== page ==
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desolate

used in a sentence
3 meanings
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1  —as in:
felt desolate
Definition sad or miserable—and often lonely
  • I heard a low desolate wail.
desolate = very sad
Other Uses (with this meaning)
  • She felt desolate when her boyfriend died in a car accident.
  • desolate = very sad and alone
  • It's just a very lonely, helpless feeling at first—a kind of desolate feeling.
    John Steinbeck  --  Travels with Charley
  • desolate = sad or miserable—and often lonely
  • It was no easy thing for him to abandon Adam to his desolation.
    John Steinbeck  --  East of Eden
  • desolation = a feeling of extreme sadness or misery—often with loneliness
    (editor's note:  The suffix "-tion", converts a verb into a noun that denotes the action or result of the verb. Typically, there is a slight change in the ending of the root verb, as in action, education, and observation.)
  • ...each leaves the passionate lover, or the no less passionate hater, forlorn and desolate by the withdrawal of his subject.
    Nathaniel Hawthorne  --  The Scarlet Letter
  • desolate = miserable and lonely
  • Know that, one by one, my friends were snatched away; I was left desolate.
    Mary Shelley  --  Frankenstein
  • desolate = miserable (sad and lonely)
  • Once again I had the desolating sense of having all along ignored what was finest in him.
    John Knowles  --  A Separate Peace
  • desolating = sad or miserable
  • I had never seen him look more desolately alone, and for a fleeting second I felt almost sorry for him.
    Mildred D. Taylor  --  Roll of Thunder, Hear My Cry
  • desolately = in a manner that is extremely sad or miserable
  • In complete desolation, I looked at the world above.
    Markus Zusak  --  The Book Thief
  • desolation = misery
    (editor's note:  The suffix "-tion", converts a verb into a noun that denotes the action or result of the verb. Typically, there is a slight change in the ending of the root verb, as in action, education, and observation.)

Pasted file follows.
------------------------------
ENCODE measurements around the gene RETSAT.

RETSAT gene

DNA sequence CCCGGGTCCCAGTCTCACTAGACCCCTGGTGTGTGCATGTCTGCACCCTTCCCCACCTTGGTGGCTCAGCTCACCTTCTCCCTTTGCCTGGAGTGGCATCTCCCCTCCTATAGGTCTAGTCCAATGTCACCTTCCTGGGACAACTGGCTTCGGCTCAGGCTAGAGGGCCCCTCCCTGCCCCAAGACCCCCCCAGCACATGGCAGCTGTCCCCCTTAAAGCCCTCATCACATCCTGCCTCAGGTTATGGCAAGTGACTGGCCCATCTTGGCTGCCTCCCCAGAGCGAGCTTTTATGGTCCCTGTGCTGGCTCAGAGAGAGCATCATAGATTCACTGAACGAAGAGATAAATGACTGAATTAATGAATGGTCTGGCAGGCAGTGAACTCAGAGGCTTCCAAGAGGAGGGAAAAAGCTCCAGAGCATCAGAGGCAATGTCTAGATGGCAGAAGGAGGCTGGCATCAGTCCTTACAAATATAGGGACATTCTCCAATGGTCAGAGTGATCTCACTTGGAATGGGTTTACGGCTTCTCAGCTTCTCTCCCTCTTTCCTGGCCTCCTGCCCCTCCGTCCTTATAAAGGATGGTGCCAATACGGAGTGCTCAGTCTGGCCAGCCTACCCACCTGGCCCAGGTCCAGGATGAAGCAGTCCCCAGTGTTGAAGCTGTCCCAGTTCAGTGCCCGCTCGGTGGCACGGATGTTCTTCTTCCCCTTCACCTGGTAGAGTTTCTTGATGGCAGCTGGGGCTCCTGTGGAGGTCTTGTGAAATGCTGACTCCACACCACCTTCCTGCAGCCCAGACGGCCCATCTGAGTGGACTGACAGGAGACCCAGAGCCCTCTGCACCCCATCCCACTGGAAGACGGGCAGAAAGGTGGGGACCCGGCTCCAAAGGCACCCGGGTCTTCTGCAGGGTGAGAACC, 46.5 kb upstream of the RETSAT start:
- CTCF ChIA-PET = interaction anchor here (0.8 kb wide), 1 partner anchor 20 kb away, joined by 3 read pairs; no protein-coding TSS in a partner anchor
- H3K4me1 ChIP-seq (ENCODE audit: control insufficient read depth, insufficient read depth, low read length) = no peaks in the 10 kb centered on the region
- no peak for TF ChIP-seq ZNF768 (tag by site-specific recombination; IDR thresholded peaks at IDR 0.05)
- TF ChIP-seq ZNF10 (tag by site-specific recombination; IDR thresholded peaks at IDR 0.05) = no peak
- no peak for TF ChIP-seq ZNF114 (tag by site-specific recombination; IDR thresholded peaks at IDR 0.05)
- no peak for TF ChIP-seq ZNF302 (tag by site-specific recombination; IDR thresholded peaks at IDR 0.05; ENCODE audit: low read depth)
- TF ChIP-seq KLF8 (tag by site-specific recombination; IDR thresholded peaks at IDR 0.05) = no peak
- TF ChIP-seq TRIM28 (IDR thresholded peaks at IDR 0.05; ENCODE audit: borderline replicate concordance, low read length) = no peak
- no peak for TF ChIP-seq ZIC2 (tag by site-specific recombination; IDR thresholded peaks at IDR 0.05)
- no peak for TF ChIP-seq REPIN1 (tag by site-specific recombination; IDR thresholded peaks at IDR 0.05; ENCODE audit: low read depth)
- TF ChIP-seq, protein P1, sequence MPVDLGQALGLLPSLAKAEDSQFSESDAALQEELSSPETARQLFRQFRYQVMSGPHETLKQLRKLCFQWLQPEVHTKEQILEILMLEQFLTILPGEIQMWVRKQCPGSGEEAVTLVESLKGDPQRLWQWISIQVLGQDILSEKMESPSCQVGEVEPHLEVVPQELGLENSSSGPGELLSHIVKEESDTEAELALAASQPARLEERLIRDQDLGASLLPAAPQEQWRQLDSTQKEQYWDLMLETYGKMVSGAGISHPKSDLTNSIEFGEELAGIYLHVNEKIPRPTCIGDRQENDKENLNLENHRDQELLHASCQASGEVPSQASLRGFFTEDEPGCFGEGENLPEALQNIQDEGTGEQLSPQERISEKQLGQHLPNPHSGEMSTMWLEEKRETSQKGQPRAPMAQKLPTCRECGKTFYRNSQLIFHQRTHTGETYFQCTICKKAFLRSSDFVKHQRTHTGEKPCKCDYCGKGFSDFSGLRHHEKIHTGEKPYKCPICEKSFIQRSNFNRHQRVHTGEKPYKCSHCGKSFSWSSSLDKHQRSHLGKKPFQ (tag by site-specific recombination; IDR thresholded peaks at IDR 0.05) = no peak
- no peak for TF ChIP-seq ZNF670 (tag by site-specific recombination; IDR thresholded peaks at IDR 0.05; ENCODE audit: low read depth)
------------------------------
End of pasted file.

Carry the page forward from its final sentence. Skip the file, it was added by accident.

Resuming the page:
• And in a lower tone to Fanny, "I shall have only a desolate house to hurry from."
    Jane Austen  --  Mansfield Park
desolate = sad and lonely

Dictionary / pronunciation — Google®Dictionary / more samples — Oxford® USDictionary list — Onelook.com®
2  —as in:
a desolate place
Definition empty, providing no shelter or sustenance
  • The photos show the desolate surface of the moon.
desolate = empty, providing no shelter or sustenance
Other Uses (with this meaning)
  • It is in her book of desolate desert photographs.
  • desolate = empty, providing no shelter or sustenance
  • The land was barren and desolate.
    Louis Sachar  --  Holes
  • desolate = empty, providing no shelter, water, or food
  • all the land was desolate and empty.
    J.R.R. Tolkien  --  The Hobbit
  • desolate = empty, providing no shelter or sustenance
  • Before them lay a desolate, rocky plain:
    C.S. Lewis  --  The Silver Chair
  • desolate = empty, providing no shelter or sustenance
  • Such a place the Fallen Angels might have built as a spite to Heaven, dry and sharp, desolate and dangerous, and for me filled with foreboding.
    John Steinbeck  --  Travels with Charley
  • desolate = empty, providing no shelter or sustenance
  • It was quiet and desolate, except for the goat still tied to the tree, bleating for freedom.
    Pam Munoz Ryan  --  Esperanza Rising
  • desolate = empty of life
  • How even as Prometheus took up the flame for mankind, he would have known he was walking towards the eagle and that desolate, eternal crag.
    Madeline Miller  --  Circe
  • desolate = miserable, lonely, and providing no comfort
  • The more desolate and isolated a place was, the better Mom and Dad liked it.